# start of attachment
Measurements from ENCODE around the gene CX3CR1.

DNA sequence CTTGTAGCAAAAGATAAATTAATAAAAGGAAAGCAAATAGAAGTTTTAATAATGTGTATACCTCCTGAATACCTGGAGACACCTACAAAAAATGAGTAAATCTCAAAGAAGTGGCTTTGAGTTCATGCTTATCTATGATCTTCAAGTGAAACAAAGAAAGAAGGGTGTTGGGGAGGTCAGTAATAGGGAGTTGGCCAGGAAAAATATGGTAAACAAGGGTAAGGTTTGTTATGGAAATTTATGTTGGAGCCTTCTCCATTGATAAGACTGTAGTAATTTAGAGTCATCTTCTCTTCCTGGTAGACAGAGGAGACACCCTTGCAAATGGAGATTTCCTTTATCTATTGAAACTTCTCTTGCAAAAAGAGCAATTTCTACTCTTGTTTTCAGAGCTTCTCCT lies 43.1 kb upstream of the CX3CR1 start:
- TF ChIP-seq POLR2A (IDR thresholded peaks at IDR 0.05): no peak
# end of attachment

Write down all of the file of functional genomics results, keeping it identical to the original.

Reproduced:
Measurements from ENCODE around the gene CX3CR1.

DNA sequence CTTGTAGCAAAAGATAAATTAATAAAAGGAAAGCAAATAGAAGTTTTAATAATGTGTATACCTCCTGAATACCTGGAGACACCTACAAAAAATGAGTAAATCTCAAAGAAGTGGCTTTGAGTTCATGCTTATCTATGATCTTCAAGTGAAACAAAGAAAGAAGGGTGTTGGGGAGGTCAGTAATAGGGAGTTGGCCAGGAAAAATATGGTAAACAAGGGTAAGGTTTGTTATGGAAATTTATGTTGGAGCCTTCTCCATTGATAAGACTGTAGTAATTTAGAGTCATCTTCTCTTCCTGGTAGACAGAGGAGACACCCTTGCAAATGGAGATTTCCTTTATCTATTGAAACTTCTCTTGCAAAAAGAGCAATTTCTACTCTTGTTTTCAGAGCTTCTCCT lies 43.1 kb upstream of the CX3CR1 start:
- TF ChIP-seq POLR2A (IDR thresholded peaks at IDR 0.05): no peak